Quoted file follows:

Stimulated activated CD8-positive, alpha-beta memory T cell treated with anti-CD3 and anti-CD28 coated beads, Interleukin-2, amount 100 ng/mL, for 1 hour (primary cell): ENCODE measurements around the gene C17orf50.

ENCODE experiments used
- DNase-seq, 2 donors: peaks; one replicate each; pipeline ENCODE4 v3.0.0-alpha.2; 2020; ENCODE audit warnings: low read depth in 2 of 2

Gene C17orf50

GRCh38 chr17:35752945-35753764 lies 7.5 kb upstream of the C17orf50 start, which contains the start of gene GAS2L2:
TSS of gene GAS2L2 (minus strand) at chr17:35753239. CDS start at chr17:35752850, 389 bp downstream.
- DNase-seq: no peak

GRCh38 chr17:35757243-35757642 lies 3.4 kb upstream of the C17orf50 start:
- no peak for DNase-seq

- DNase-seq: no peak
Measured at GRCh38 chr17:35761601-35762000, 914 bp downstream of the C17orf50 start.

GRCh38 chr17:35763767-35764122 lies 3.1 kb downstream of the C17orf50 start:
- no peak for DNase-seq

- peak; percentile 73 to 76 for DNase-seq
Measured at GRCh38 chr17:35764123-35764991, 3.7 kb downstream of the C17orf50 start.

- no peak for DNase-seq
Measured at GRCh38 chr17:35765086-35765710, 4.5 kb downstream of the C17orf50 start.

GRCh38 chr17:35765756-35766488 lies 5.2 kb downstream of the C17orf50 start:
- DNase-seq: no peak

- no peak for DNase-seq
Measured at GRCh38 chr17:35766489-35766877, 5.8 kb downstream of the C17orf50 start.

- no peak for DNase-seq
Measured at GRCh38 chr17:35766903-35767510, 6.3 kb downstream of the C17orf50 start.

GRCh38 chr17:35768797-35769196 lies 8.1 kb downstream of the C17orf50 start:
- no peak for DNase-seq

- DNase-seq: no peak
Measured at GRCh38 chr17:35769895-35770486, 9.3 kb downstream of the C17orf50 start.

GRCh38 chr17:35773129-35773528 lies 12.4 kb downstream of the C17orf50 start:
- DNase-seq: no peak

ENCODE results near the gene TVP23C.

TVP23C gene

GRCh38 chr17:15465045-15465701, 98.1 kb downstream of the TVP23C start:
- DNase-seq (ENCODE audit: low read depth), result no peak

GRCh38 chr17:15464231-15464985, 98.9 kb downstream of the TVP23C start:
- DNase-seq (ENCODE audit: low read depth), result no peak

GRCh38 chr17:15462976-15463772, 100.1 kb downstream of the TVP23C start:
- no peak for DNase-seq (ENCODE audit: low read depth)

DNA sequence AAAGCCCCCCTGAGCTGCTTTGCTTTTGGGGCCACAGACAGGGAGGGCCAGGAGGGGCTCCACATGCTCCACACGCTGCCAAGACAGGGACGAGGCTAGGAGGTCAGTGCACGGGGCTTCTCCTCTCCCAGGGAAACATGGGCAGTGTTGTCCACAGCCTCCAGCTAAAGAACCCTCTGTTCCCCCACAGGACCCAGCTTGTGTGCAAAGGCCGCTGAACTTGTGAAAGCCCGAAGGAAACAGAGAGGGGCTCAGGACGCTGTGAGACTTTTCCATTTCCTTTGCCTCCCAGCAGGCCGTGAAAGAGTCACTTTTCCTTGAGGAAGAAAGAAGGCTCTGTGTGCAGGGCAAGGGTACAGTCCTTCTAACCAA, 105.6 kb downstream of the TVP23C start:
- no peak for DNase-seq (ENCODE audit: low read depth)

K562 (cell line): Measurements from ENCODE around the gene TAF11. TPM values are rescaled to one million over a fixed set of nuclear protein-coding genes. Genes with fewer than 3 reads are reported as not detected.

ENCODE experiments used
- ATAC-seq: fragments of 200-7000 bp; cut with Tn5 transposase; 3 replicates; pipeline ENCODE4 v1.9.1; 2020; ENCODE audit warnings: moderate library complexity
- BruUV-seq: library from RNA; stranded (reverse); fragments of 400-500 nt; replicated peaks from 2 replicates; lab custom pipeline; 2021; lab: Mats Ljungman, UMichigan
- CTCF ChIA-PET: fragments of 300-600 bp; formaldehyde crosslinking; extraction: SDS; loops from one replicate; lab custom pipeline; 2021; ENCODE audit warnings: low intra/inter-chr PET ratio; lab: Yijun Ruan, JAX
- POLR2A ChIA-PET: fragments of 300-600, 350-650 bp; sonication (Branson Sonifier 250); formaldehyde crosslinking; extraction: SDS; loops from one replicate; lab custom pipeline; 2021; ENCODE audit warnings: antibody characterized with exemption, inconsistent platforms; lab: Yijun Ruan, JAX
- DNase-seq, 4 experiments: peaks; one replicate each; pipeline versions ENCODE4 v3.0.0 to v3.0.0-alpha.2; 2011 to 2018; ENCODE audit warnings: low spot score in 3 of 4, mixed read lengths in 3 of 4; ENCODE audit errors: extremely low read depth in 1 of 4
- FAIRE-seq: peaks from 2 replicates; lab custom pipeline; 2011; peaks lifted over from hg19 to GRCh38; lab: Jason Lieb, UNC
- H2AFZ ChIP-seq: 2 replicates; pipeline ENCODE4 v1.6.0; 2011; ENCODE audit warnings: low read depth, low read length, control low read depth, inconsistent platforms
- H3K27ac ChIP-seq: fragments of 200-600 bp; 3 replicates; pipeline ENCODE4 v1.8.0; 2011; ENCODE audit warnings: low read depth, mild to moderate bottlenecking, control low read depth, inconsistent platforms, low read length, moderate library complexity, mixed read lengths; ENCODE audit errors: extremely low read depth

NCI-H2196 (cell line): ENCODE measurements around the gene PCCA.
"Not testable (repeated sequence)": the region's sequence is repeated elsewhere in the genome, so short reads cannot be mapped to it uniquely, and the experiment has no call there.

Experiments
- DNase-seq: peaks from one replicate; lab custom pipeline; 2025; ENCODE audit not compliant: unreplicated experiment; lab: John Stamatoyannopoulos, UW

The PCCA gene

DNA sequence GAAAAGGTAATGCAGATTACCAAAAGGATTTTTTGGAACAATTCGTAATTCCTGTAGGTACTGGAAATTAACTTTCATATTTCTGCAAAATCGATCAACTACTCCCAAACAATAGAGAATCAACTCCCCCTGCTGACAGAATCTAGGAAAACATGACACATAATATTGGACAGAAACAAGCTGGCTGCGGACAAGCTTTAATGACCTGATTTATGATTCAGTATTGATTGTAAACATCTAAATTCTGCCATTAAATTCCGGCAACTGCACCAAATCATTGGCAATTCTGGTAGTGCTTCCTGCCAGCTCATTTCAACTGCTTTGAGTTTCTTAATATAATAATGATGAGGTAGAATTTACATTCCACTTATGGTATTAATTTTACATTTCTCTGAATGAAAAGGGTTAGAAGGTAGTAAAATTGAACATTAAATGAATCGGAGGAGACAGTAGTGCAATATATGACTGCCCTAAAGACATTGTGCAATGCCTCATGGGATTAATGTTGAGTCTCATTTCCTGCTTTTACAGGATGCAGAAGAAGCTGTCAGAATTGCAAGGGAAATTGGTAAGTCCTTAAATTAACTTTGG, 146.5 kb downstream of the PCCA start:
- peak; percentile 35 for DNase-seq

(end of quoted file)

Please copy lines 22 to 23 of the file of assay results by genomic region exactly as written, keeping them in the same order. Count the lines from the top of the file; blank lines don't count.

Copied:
- no peak for DNase-seq
Measured at GRCh38 chr17:35766903-35767510, 6.3 kb downstream of the C17orf50 start.